Vincent D’Onofrio needs no introduction. The “actor’s actor” lit up living rooms for 10 years as Detective Robert Goren in NBC’s Law & Order: Criminal Intent, and has been a featured player on both stage and screen. This week, he will will invade your earbuds with the release of his collaborative spoken word album, Slim Bone Head Volt.
Deals & Dollars Weekly editor Brandon De Hoyos caught up with the performer to discuss working on the album with Dana Lyn, how the Internet has changed the world, and why education makes perfection.
Brandon De Hoyos: Vincent, it’s a pleasure speaking with you today.
Vincent D’Onofrio: Thank you, I’m glad to talk to you.
BDH: Now, on March 3rd, we’re celebrating the release of you and Dana Lyn’s new album, Slim Bone Head Volt. If I understand correctly, this album of spoken word set to music was conceived through text messages?
VDO: [Dana Lyn] and I were doing a play with Ethan Hawke—Clive—I guess a year and a half ago. Very successful. It is an adaptation of a play called Baal. During the rehearsal period and I guess as a product for moral, to keep up moral, I would write these fake journals from the perspective of animals or something when I was in line for things, like the taxi. I would just take my phone out and write these journals, and we would pass them around. Most nights, we’d read one aloud before the production.
Dana had the idea that, ‘Hey, maybe we should put these to music,’ and asked me to come in a record them. Since then, we’ve had three sell-out performances. Everyone is having a blast listening to them.
BDH: Take me into the process of working on this album. What does the creative and the collaborative process look like on this album?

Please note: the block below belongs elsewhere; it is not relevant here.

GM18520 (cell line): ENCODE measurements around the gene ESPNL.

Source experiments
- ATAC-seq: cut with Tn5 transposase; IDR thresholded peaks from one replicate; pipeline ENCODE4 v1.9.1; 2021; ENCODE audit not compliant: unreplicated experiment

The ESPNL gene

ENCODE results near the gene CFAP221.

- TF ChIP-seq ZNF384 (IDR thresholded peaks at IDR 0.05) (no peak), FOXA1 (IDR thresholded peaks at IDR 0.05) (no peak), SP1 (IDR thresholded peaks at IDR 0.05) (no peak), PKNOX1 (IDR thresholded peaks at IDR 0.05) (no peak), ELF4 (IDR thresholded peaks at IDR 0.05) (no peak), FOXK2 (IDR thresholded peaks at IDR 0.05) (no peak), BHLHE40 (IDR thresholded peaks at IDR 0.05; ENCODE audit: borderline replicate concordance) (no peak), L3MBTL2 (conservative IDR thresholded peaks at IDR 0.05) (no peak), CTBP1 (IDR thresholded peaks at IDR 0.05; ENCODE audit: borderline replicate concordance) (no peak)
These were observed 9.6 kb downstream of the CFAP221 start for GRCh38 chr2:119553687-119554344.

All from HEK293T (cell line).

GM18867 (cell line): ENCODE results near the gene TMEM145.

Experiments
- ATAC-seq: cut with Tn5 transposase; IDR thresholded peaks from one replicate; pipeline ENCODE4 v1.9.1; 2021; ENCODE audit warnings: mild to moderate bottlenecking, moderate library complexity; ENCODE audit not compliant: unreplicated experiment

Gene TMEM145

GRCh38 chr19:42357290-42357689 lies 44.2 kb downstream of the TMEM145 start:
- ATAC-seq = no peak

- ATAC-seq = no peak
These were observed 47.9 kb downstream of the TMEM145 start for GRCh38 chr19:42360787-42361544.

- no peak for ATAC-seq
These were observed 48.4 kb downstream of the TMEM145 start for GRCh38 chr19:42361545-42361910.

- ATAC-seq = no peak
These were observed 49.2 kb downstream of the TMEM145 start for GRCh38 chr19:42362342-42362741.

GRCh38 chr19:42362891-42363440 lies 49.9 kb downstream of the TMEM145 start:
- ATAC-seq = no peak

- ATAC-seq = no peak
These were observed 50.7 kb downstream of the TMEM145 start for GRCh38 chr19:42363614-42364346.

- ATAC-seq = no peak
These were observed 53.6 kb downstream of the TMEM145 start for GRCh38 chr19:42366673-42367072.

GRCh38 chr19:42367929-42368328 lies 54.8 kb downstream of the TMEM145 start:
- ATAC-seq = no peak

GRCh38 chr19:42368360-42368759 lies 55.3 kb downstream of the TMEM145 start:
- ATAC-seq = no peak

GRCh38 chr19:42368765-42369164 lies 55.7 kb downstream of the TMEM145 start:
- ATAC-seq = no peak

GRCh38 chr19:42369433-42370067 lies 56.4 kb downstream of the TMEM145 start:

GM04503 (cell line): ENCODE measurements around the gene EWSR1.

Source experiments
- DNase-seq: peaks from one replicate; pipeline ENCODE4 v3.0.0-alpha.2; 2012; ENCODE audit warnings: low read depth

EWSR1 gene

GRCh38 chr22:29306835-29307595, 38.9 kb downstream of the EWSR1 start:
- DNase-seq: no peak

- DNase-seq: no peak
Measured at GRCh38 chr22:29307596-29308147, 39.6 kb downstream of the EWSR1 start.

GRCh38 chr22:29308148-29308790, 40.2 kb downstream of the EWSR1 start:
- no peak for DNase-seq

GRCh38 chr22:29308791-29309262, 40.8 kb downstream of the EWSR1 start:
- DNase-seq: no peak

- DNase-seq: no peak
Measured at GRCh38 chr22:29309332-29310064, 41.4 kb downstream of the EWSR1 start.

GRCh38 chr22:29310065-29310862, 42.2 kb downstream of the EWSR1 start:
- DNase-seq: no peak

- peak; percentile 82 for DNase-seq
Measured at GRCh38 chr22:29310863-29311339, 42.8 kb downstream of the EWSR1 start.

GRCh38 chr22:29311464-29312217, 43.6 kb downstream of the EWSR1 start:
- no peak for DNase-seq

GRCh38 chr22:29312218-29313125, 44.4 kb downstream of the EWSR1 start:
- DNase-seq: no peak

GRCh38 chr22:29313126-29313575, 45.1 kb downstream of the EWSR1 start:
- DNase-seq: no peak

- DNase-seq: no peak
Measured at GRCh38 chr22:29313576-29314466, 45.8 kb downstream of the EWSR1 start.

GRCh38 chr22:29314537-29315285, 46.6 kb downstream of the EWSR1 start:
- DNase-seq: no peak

VDO: Of course, you’d have to ask to Dana, but from my point of view she would have these journals, and I think there are over a hundred of them or so, more coming all the time. Now I write them all the time. I send them to her, and she composes the music. She’s an amazing musician and she’s quite the composer. And then she’ll send me the music, or invite me to record some, and try different things. I sit in the studio and read these journals that she wrote set to her music. So far, we’ve gotten them all in one take, sometimes three.
BDH: How has Slim Bone Head Volt compared to the great body of work you have done on screen? What are the differences? The similarities?
VDO: I don’t think there are any similarities. This is just my stream of consciousness spilling out. It’s not directly based on anything, it’s just whatever is influencing me at the moment I don’t want to add any weight or worth to it at all. I don’t consider it worth anything, because it is total stream of consciousness. What you hear is what affects me at that moment, minus incorrect punctuation at the time. [Lyn] corrects some of the punctuation, but when I’m typing there is no going back. It just comes out, and people either like it or not.
It seems to make hundreds of people smile, and laugh at loud. As far as what it does as an actor, 99 percent of the time, I am speaking with someone else’s words. And then, working on a character can help tell the story they wrote. It’s a very different process, but it doesn’t feel like when I’m acting.
BDH: Since the album was based on your text messages, I am curious: do you use any other apps or technology to keep you efficient or effective in your craft?
VDO: On the Internet, I use language apps sometime. Dictionary for writing. Music apps, and search engines. When I was a kid, there were libraries, and I use it like you would a card catalog. For example, I used it the other day to try and find somebody who is shooting a documentary. Search engines are the new library.
BDH: You are known as an actor’s actor, and your work spans genres and generations. Now you’ve got Slim Bone Head Volt. What drives you to succeed in your career, and what advice could you give to someone who might have a dream of their own—be it a business, or a career in entertainment– that is not yet realized?
VDO: It’s always been that I work very hard at whatever I do. I’m not lazy when it comes to work. What happens when you put all your homework in and you’ve done all your research and you approach things with a never-ending preparation, if you approach it like that, you build yourself with the confidence to succeed.
You don’t have to put on any airs, or pretend you are something you are not. You can then really enjoy what you are doing because you are so present, and so prepared. I find that I learned to do that mid-way through my career. I’ve had a very long career now, and midway through it, when I was in my 30s, I discovered this. It freed me up. That’s the best advice I can give.
Learn more at SlimBoneHeadVolt.com.